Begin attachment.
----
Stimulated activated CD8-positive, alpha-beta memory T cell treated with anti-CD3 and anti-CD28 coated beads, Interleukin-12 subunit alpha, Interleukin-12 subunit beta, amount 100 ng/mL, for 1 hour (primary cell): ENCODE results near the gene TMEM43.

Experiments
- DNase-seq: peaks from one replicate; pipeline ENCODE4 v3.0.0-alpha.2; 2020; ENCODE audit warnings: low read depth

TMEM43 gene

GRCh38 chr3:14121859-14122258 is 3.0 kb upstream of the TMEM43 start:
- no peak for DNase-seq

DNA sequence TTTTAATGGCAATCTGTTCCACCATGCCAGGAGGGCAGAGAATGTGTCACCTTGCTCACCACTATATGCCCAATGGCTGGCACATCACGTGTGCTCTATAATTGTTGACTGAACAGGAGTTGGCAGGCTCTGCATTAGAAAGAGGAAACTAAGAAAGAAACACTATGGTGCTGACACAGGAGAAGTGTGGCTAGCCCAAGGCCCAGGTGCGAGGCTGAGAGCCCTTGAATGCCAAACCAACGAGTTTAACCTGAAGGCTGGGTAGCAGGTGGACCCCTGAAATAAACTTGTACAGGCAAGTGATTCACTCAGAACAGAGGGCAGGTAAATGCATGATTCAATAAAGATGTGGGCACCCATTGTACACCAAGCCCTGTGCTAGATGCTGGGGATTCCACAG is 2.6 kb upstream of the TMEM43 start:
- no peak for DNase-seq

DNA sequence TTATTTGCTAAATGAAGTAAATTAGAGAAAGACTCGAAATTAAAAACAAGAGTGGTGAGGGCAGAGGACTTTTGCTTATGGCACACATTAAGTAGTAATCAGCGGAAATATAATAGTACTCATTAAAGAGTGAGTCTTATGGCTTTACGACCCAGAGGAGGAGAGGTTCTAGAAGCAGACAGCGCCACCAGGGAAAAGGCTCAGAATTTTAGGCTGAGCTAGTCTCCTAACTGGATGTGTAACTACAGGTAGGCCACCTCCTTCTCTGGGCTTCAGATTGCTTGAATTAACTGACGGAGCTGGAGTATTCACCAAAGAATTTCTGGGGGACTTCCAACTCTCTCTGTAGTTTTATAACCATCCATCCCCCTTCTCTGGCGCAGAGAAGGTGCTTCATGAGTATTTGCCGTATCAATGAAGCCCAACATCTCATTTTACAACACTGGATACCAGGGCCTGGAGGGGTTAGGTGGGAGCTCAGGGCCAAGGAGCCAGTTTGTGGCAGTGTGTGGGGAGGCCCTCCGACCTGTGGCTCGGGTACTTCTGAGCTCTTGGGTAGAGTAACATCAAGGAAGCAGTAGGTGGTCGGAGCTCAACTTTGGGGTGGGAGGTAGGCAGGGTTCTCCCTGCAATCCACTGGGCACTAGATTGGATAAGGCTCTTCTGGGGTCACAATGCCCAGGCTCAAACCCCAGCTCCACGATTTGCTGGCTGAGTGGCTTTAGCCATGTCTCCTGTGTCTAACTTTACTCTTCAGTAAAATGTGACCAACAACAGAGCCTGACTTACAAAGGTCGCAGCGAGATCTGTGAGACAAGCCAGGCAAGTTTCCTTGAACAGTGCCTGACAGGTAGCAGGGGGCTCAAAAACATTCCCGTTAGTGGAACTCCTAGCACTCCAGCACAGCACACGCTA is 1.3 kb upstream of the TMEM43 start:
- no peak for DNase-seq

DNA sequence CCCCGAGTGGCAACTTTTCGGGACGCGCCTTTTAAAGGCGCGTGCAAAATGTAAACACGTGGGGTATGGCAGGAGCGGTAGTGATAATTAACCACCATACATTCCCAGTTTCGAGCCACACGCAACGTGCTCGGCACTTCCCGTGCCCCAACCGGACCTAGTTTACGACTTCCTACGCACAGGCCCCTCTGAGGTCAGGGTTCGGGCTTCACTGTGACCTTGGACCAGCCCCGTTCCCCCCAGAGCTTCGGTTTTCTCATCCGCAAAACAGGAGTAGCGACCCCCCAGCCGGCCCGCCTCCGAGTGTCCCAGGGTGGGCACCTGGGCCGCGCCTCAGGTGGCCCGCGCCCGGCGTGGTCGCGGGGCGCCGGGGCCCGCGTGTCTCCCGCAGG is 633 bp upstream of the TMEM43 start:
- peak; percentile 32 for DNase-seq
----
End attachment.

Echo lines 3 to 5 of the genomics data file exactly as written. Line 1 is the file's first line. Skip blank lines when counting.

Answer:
- DNase-seq: peaks from one replicate; pipeline ENCODE4 v3.0.0-alpha.2; 2020; ENCODE audit warnings: low read depth

TMEM43 gene

GRCh38 chr3:14121859-14122258 is 3.0 kb upstream of the TMEM43 start: